Buffy the Vampire Slayer: Season 5, Episode 16

The Body (27 Feb. 2001)

TV Episode  -   -  Action | Drama | Fantasy
Your rating:
    1 2 3 4 5 6 7 8 9 10 -/10 X  
Ratings: 9.5/10 from 2,494 users  
Reviews: 24 user | 1 critic

Buffy, Dawn, and their friends deal with the aftermath of Joyce's death.



(created by),
0Check in

Watch Now

$0.00 with Prime Instant Video

Editors' Spotlight

Unbroken: An interview with Angelina Jolie

IMDb's Arno Kazarian chats with Angelina Jolie about working with cinematographer Roger Deakins and harnessing Jack O'Connell's fire

User Lists

Related lists from IMDb users

a list of 36 titles
created 01 Oct 2010
a list of 25 titles
created 03 Aug 2012
a list of 22 titles
created 08 Jan 2013
a list of 23 titles
created 21 Jan 2013
a list of 22 titles
created 23 Jun 2013

Related Items

Search for "The Body" on Amazon.com

Connect with IMDb

Share this Rating

Title: The Body (27 Feb 2001)

The Body (27 Feb 2001) on IMDb 9.5/10

Want to share IMDb's rating on your own site? Use the HTML below.

Take The Quiz!

Test your knowledge of Buffy the Vampire Slayer.
« Previous Episode | 94 of 145 Episodes | Next Episode »





Episode cast overview, first billed only:
Spike (credit only)
Rupert Giles (as Anthony Stewart Head)
First Paramedic
Stefan Umstead ...
Second Paramedic
911 Operator (voice)


Buffy sees Joyce lying on the couch, calls 911 and unsuccessfully follows emergency procedures. When the paramedics arrive, they realize that Joyce is dead. Buffy calls Giles and goes to the school to tell Dawn. Along the day, the Scooby gang grieves the death of Joyce and sympathizes with Buffy. Written by Claudio Carvalho, Rio de Janeiro, Brazil

Plot Summary | Plot Synopsis


Action | Drama | Fantasy


TV-PG | See all certifications »




Release Date:

27 February 2001 (USA)  »

Company Credits

Show detailed on  »

Technical Specs


Sound Mix:


Aspect Ratio:

1.33 : 1
See  »

Did You Know?


In the scene where Xander (Nicholas Brendon) punched his hand through the wall, only a shot of Willow's left eye is shown. This is because actress Alyson Hannigan had experienced an allergic reaction to the dust from the plaster on the wall - a reaction that resulted in her right eye swelling badly. Because of this, she had to go to the hospital the next day to get her eye treated. See more »


The drawing on Dawn's easel after she learns of Joyce's death is not the same one she had earlier. The original drawing had large black areas and the new one shows those areas much lighter. See more »


Anya: I wish that Joyce didn't die. Because she was nice and now we all hurt.
Xander: Anya, ever the wordsmith.
Buffy: Thank you.
See more »

Crazy Credits

Instead of the regular opening credits, a flashback scene was created that consisted of the whole cast having Christmas dinner at the Summers' house. It was created so as not to have written credits appearing over the dramatic opening scenes. See more »


References The Powerpuff Girls (1998) See more »


Buffy the Vampire Slayer Theme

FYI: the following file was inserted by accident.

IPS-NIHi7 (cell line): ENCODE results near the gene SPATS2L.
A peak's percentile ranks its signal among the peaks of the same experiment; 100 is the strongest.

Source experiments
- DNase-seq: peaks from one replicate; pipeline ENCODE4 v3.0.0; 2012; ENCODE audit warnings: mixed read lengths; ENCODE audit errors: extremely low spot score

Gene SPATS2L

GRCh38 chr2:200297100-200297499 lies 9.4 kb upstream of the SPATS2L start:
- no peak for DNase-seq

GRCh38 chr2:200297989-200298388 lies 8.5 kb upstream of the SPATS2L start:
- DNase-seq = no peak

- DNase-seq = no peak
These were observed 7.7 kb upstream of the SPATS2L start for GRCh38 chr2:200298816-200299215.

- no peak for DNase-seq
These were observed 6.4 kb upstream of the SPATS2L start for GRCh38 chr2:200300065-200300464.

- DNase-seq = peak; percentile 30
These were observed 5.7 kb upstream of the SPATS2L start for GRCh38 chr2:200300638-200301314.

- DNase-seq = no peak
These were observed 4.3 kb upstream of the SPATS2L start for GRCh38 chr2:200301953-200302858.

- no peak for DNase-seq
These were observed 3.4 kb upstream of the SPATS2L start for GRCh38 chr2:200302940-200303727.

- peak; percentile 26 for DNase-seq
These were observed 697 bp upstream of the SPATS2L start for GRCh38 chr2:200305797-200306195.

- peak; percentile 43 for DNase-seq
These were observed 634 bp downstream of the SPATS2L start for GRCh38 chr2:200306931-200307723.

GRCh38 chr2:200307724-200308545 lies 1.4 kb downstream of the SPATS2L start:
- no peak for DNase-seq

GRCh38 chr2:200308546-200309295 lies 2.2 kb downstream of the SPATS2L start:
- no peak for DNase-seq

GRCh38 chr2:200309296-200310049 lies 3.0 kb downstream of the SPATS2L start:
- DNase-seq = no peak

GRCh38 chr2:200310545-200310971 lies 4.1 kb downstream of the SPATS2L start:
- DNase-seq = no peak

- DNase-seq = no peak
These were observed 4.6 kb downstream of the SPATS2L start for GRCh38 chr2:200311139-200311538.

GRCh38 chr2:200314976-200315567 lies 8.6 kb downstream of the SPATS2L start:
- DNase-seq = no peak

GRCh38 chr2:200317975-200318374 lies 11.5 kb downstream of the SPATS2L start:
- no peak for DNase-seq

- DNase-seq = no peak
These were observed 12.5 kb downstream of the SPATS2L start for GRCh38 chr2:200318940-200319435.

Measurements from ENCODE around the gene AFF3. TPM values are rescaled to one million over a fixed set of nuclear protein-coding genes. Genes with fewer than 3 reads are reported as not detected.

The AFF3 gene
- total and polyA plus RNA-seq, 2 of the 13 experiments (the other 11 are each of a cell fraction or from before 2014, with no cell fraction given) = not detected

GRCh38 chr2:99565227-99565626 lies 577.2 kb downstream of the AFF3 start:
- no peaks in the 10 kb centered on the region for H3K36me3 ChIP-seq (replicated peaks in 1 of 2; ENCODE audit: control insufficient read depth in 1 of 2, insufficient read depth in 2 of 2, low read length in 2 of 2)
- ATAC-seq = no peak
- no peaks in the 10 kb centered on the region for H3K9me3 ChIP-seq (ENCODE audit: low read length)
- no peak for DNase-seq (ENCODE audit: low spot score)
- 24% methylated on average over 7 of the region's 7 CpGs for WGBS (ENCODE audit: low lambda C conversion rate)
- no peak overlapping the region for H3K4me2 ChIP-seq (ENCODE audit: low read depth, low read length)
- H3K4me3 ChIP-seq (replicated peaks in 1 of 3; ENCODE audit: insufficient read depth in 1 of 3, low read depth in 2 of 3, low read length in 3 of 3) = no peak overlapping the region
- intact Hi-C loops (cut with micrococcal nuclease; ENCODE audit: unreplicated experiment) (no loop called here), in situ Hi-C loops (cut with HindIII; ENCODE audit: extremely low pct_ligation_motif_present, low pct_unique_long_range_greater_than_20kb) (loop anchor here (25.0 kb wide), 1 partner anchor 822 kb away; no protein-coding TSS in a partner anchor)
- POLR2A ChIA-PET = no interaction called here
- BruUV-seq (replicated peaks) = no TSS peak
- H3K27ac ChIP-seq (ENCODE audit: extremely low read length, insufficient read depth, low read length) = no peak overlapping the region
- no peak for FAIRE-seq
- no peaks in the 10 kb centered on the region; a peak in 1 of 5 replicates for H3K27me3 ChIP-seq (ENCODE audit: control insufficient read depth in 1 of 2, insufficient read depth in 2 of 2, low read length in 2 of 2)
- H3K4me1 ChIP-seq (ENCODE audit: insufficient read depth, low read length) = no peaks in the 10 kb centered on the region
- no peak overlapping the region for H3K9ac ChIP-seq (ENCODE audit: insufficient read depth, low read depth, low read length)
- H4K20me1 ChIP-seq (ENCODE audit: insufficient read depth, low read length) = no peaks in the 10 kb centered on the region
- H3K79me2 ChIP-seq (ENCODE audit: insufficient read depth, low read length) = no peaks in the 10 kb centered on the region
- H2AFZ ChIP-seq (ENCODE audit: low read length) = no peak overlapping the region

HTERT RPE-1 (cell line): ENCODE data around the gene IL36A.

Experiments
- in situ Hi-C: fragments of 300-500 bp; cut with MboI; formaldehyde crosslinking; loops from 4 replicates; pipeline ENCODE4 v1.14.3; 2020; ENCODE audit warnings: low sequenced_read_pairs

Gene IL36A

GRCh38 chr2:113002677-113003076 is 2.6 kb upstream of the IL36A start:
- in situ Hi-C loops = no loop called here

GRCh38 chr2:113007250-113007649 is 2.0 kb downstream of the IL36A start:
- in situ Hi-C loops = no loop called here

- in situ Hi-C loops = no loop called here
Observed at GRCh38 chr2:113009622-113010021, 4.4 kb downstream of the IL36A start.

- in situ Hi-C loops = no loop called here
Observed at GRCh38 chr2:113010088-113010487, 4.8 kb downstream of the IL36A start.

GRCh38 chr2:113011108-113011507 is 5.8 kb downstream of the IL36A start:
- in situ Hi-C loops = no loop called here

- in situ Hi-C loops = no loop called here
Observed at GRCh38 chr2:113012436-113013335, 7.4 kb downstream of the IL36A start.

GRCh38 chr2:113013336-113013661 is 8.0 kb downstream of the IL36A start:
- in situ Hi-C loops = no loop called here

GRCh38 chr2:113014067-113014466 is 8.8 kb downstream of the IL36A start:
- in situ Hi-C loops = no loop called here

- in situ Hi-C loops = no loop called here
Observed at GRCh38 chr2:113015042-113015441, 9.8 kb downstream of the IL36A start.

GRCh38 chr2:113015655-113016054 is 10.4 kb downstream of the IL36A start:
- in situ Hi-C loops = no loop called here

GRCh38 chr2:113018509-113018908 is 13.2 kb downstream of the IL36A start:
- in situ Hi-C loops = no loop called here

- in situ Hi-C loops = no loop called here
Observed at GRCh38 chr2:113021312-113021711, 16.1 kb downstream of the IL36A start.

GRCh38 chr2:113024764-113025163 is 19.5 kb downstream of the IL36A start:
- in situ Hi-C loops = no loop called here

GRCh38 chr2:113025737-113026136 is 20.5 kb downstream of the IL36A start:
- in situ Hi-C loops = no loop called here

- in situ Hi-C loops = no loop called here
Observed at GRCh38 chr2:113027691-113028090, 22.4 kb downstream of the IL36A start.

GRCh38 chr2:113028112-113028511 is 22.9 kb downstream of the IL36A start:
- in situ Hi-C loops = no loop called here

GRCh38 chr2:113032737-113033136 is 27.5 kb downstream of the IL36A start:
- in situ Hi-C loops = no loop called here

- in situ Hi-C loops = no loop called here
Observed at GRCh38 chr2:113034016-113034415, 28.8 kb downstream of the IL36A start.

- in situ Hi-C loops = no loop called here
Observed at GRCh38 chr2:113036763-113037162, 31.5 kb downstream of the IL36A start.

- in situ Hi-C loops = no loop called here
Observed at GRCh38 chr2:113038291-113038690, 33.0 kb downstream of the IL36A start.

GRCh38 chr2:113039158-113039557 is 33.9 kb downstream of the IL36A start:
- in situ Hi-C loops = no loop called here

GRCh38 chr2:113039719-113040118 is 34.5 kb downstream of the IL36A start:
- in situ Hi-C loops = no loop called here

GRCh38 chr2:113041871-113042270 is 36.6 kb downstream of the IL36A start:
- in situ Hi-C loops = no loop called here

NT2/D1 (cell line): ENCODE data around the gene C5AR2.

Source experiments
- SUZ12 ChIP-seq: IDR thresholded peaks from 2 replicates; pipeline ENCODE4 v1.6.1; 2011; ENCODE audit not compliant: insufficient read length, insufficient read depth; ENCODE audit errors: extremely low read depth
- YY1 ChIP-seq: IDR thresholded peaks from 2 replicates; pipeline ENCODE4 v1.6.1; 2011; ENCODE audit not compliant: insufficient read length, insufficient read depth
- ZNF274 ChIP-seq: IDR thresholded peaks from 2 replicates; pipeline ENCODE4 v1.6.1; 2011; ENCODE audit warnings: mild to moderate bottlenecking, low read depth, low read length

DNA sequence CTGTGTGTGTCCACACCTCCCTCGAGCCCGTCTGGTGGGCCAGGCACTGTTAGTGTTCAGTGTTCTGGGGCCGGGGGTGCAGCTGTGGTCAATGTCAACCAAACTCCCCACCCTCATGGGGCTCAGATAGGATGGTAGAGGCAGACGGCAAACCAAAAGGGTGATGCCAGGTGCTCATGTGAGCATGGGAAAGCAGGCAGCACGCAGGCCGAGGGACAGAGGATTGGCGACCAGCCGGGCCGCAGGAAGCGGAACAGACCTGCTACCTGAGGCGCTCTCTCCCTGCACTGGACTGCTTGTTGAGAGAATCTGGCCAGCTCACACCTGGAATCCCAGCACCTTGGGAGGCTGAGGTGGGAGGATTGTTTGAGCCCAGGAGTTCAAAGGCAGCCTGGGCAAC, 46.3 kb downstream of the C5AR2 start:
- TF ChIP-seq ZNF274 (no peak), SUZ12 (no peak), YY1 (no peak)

Written by Nerf Herder
Performed by Brandon K. Verrett
See more »

Frequently Asked Questions

This FAQ is empty. Add the first question.

User Reviews

Joss Whedon (almost) goes ingmar Bergman!
25 October 2009 | by (United States) – See all my reviews

If anyone ever asks if a show like Buffy the Vampire Slayer is capable of transcending not just its targeted demographic but just the possibilities of the medium of TV, you don't need to look too much further than the episode The Body. While there were a plethora of fantastic episodes in the first three seasons, four and five were a little more spotty and hit or miss. But when it hit- most often thanks to Joss Whedon's direct involvement in episodes Hush, Restless and this one- it really connected. In this case it's a true heartbreaker of an episode, and one that you shouldn't watch out of context of the season. The build-up leading in season five to what happens with this 'body' brings on an enormous gulf of pain and horror. But it's not of the supernatural. It's something so relatable it stings- a good sting, I suppose, but one that comes out of real art.

What Whedon taps into in his style here (what he calls the "physicality" of people in the first few hours after a loved one has passed) is the inability to cope with mortality. Every character has his or her own way of "dealing"- in quotes since it's a dealing that is about as heavy as one can not hope to imagine- and most significant is seeing Buffy's initial reaction at the start of the episode, of the same disillusionment that sends one into a state of shock (and, frankly, us too), and Anya, who up until now has been mildly or quite annoying as a 'comic-relief' only to provide as the once-demon persona on the show the most profound statement on death heard in a while. Only monologues spoken in Ingmar Bergman films dealing with the matter of life and death (and the incredible, impossible void left for us in the presence of nothingness) top this one for a cinematic depth of this situation.

It's great storytelling, superb and intimate acting, and with a final moment in a morgue that has a poetic flavor. Dare I say it, it's even better than Hush at conveying a breakdown of the human spirit.

26 of 26 people found this review helpful.  Was this review helpful to you?

Message Boards

Recent Posts
Whose side were you on in 'Empty Places'? mybabyblue
Was Cordy a goody good girl or was she a bad girl lighthouseproductions_8
Spike and Dawn jimi-lapointe
Is it 'realistic' that they didn't kill Spike? mybabyblue
Pleae stop making it widescreen FOX youtubemisticaluser
How do you think the show would've been if Dawn wasn't introduced? onexminutex
Discuss The Body (2001) on the IMDb message boards »

Contribute to This Page

Create a character page for: